Now I don't know your speeds and it doesn't really matter. Speed is rider dependent more than gear. But I have personally noticed that even with a fatbike (which is my sole mountain bike) modern tech makes it easier to go faster. Modern geometry is far more forgiving than something with short wheelbase and steep headtube angle. Longer travel too. 700+mm bars definitely (I think I have 750mm...). And hydraulic brakes, which make actuation quicker and stronger so you can scrub speed in shorter intervals, ie. Between rocks or ice patches or other treacherous surfaces which'll launch the front or rear tire as soon as you try to brake on them.

Example time. It takes time to use force. I can wave a drumstick back and forth pretty quickly but waving a lead pipe is much slower. Same thing with brakes really. If it takes more force to actuate the brake, the actuation pulsing speed one can do is going to be slower than with a more powerful brake.

I've never been faster than with my current brake setup which is more powerful than most cyclists will ever experience. The Shigura setup with 203mm rotors I'm sporting is more powerful than trickstuff maxima. And it's still not on/off but rather more controllable than any brake I've used so far. The speed you can go from nothing to everything and then immediately to anything in between is uncanny. Like though really.


Well they are being forced on us. Some of us have older bikes with rim brakes because a replacement isn’t available and, as has been noted elsewhere, there’s no need to discard a bike just because they don’t have the latest and greatest technology. My Moots…the one with the disc front and linear rear…is a very good bike that would cost me $8000 just for new frame. It still works as a mountain bike and there’s lots of other things I could dump $8000 on.
Technically you're able to use the old rim brake bikes as long as the frames last. Rim brakes aren't disappearing any time soon. Ancient bike tech is still being made and sold (rod brakes for example). So the forcing is being done only if you want a new mountain bike with rim brakes, but even then you can go custom and request rim brakes.

I wouldn't go back to rim brakes but I also won't push my wife to replace her road bike just because it has rim brakes. It's a fantastic bike which isn't being made anymore so one might say that if that frame ever breaks, she's being forced to get something else than an bianchi impulso.

There is also the contingent of folks here on the Bike Forums and out in the world who try to convince us that we are risking out lives by using rim brakes.
Ehh. Only if you go ride mountains with carbon rims in heavy rain.


​​​​​​​This whole thread started innocently enough with the simple question of “anyone else keeping their rim brake frames?”, and has garnered a whole bunch of insulting responses including being called luddites, being told that we are going to die if we don’t use discs, being told we are inadequate because we don’t use discs, etc. The question wasn’t “are rim brakes better?” or “are disc brakes bad?” There really was no need for disc brake users to even respond other then to stir the pot.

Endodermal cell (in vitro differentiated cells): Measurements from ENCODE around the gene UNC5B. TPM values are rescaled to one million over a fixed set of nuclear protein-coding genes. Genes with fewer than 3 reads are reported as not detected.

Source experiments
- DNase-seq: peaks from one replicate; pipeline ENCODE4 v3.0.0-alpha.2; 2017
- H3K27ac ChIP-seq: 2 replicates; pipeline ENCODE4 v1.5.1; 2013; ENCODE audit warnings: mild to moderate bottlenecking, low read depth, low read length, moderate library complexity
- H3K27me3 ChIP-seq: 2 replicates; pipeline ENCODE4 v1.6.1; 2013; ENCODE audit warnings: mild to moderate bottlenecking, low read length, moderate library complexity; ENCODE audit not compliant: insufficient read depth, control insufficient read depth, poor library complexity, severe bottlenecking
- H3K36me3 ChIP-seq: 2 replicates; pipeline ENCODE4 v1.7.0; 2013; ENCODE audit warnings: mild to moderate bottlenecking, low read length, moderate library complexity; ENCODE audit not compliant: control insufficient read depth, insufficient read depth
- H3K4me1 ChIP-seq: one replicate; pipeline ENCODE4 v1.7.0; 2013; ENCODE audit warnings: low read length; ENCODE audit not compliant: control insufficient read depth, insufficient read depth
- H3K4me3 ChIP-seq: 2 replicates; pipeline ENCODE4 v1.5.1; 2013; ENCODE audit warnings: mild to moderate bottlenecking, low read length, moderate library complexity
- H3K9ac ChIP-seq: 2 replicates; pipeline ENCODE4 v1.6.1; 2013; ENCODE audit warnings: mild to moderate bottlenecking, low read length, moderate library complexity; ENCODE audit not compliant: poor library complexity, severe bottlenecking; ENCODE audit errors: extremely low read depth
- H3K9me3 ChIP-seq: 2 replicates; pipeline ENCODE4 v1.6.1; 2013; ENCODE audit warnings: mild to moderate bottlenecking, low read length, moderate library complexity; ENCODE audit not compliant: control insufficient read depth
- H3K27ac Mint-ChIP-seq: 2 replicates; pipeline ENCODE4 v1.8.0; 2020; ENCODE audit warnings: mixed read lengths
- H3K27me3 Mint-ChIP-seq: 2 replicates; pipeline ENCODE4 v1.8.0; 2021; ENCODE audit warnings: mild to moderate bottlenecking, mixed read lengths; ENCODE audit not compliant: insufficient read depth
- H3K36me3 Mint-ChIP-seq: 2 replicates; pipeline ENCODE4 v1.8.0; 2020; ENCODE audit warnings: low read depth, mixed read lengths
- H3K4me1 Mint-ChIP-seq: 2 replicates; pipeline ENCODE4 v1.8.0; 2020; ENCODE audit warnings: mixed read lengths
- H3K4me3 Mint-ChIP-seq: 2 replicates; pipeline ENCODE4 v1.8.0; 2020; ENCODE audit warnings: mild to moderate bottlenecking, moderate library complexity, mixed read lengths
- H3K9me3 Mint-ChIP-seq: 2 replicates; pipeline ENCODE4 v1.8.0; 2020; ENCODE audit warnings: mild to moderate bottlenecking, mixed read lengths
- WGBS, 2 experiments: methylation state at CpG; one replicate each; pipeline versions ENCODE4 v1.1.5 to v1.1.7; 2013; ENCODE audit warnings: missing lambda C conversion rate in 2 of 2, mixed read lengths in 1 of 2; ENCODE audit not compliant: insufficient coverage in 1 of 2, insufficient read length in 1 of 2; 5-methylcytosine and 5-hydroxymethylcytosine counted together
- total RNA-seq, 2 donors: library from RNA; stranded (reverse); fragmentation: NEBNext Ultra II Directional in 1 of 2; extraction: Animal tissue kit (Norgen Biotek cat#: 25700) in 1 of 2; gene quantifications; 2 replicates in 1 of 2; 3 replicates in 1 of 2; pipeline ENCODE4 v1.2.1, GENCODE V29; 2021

i mean, the whole premise was idiotic to begin with. Who swaps out a bike they like just to get better brakes? If you like it, there's probably no issue. I swapped mine because I didn't like the bike. But that's a different story entirely.
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Old 01-10-23, 02:37 PM
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Originally Posted by Dave Mayer
Wow... lots of shaming of rim brake proponents here. Not a very inclusive discussion.

Rim brake proponents are being called out for being:
  • Luddites (anti-tech)
  • Inexperienced (with new tech)
  • C&V fans (worst than Luddites)
  • Conspiracy theorists (stick it to the man!)
  • Delusional
  • Etc.
However, the best rim brake proponents (me and Chris Froome) want rim-brake tech because it is simply better, regardless of cost:
  • It is a lot lighter, particularly due to the frame and fork design that doesn't have to support disc-brake forces
  • The wheels are lighter, due to not having to deal with greater braking forces.
  • The rim-brake forks are more compliant, due to not having to be bulked up for disc braking forces
  • Rim brake wheels are more aero
  • Rim brakes don't slice you or your pals in a crash
  • Rim brakes are cheaper and a lot easier to work on.
So there you go. Yes, I have a high-end road bike with discs. It is a boat anchor compared to the same rim brake bike but 2 years older. I work on discs almost every time I'm in the shop. I have $15k to spend on a new bike; going rim brake with Di2 Dura-Ace. Got all the parts I need, except the frame.
Something just isn't adding up here?
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Old 01-10-23, 02:49 PM
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Originally Posted by Camilo
My corollary to this apt motto: never argue with anyone or on any topic for more than two (preferably one) post. Anything beyond that makes me look like an immature, insecure loser with no pride or common sense. Make your point once (maybe twice) and move on. Feel sorry for those who argue back and forth endlessly. They have no life and find self worth by being "right" on the internet. I don't always adhere to this, but I try.